Ok, I have been growing since the mid 80’s and the entire time I’ve heard how organic bud is better tasting and such. I always felt that this was true just cause when you listen to why it is suppose to be better then buds grown with synthetics or chemical nutrients it seems to make sense. Then I saw this show called bullshit with Penn and Teller and the subject was organic food. I saw the test that they did and I just had to do em with buds.
Well the test was done at 3 different clubs and with a group of growers in Mendocino County. The strain used was Granddaddy Purple.
People were allowed to try free samples of organic grown and buds grown with General Hydroponics nutrients. Flora Nova and Kool Blooms.
Now the samples
2 plates of buds with labels showing but the buds switched. Organic buds in the hydro plate and hydro buds in the organic plate. 2 plates with no labels and the buds were in the right plate. Then for fun (he he he ) two sets of plates one with organic buds in both plates and one with hydro buds in both plates.

The results.
Buds in the right plate but no labels showing  73% of people picked the hydro buds as better tasting and smoking buds.

Buds in the plates with the labels showing but with the buds switched 87% picked the organic side with the hydro buds in the plate. (Even so far as going and saying they can taste the soil then getting very pissed when shown the bud they picked)

Then the same buds divided into two and put into labeled plates. So what I mean here is buds from the same plant put into two plates with different labels to see if anybody would notice. In both sets of plates 87% of people again picked the Organic as better tasting in both sets even though it was the same bud divided into two plates. I heard comments on how the organic tasted “earthy, cleaner, less salty, and one who insisted that the organic buds burnt better then got pissed when told he picked hydro in every instance.

The only people who picked right were people who didn't care if grown organic or grown with raid ant killer as long as they got a free sample.


Both sets of buds were flushed for one week before harvesting.

Conclusion is that properly grown hydro buds seems to be as good in every way as organic buds.





--------------------
All creatures tremble when faced with violence. All creatures fear death, all love life. If we can only see ourselves in others, then how could we possibly hurt another creature?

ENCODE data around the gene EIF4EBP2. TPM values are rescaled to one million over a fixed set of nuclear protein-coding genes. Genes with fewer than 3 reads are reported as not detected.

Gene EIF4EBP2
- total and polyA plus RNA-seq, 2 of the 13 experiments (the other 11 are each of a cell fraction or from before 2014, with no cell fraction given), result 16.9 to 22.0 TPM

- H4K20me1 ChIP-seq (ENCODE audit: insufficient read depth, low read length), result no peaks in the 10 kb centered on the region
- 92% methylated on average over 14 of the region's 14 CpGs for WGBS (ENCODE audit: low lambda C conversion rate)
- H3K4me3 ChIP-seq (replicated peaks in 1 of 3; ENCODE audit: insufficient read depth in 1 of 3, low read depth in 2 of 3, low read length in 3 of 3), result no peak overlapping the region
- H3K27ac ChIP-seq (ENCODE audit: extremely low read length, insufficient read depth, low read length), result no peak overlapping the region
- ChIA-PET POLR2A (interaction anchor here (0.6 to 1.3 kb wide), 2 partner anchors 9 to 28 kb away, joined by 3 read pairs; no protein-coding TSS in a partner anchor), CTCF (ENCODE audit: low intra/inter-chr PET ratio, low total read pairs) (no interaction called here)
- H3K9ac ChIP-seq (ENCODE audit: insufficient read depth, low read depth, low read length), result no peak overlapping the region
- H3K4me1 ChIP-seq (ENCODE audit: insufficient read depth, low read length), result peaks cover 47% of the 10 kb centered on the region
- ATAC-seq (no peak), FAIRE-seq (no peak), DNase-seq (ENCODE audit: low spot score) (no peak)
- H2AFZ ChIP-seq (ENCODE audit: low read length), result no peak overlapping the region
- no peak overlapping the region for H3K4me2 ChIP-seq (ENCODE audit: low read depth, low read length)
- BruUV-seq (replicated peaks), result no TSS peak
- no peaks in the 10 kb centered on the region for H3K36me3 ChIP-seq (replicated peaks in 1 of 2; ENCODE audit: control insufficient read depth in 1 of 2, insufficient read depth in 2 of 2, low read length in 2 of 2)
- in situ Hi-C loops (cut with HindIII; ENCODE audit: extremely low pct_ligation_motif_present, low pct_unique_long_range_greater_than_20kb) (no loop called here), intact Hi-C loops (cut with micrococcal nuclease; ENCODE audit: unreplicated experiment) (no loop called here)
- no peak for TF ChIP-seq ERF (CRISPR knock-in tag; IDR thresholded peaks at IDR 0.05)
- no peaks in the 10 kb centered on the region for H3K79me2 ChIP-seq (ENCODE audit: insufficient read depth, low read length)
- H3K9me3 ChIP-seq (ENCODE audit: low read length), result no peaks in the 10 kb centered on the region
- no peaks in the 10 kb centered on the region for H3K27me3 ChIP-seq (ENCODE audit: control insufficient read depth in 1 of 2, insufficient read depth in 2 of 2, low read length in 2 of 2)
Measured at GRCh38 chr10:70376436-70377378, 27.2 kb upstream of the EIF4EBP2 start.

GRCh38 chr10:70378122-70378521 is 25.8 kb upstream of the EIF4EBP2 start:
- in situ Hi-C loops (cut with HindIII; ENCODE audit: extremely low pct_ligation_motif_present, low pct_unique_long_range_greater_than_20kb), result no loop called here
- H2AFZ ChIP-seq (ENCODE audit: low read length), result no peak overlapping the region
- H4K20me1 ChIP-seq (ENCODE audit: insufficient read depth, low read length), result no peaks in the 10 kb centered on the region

:growingweed: Join us at the Growery! :growingweed:


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OfflineDankenstein
Registered: 04/21/08
Posts: 46
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Re: Organics for Beginners [Re: Magash]
    #478741 - 09/17/10 07:54 PM (10 years, 1 month ago)

Quote:

Magash said:
Little fact. Take a glass of tap water and test it for Chlorine then stick your finger in it for about 5 seconds and test it again. Now the test will show no chlorine.

Now myself I find organics a huge waste of time. I've never met anybody that can tell the difference between organic and chem weed. I decided that after years of growing organically to do some tests and here is a copy of the post I did on it.


Quote:

Ok, I have been growing since the mid 80’s and the entire time I’ve heard how organic bud is better tasting and such. I always felt that this was true just cause when you listen to why it is suppose to be better then buds grown with synthetics or chemical nutrients it seems to make sense. Then I saw this show called bullshit with Penn and Teller and the subject was organic food. I saw the test that they did and I just had to do em with buds.
Well the test was done at 3 different clubs and with a group of growers in Mendocino County. The strain used was Granddaddy Purple.
People were allowed to try free samples of organic grown and buds grown with General Hydroponics nutrients. Flora Nova and Kool Blooms.
Now the samples
2 plates of buds with labels showing but the buds switched. Organic buds in the hydro plate and hydro buds in the organic plate. 2 plates with no labels and the buds were in the right plate. Then for fun (he he he ) two sets of plates one with organic buds in both plates and one with hydro buds in both plates.

The results.
Buds in the right plate but no labels showing  73% of people picked the hydro buds as better tasting and smoking buds.

Buds in the plates with the labels showing but with the buds switched 87% picked the organic side with the hydro buds in the plate. (Even so far as going and saying they can taste the soil then getting very pissed when shown the bud they picked)

Then the same buds divided into two and put into labeled plates. So what I mean here is buds from the same plant put into two plates with different labels to see if anybody would notice. In both sets of plates 87% of people again picked the Organic as better tasting in both sets even though it was the same bud divided into two plates. I heard comments on how the organic tasted “earthy, cleaner, less salty, and one who insisted that the organic buds burnt better then got pissed when told he picked hydro in every instance.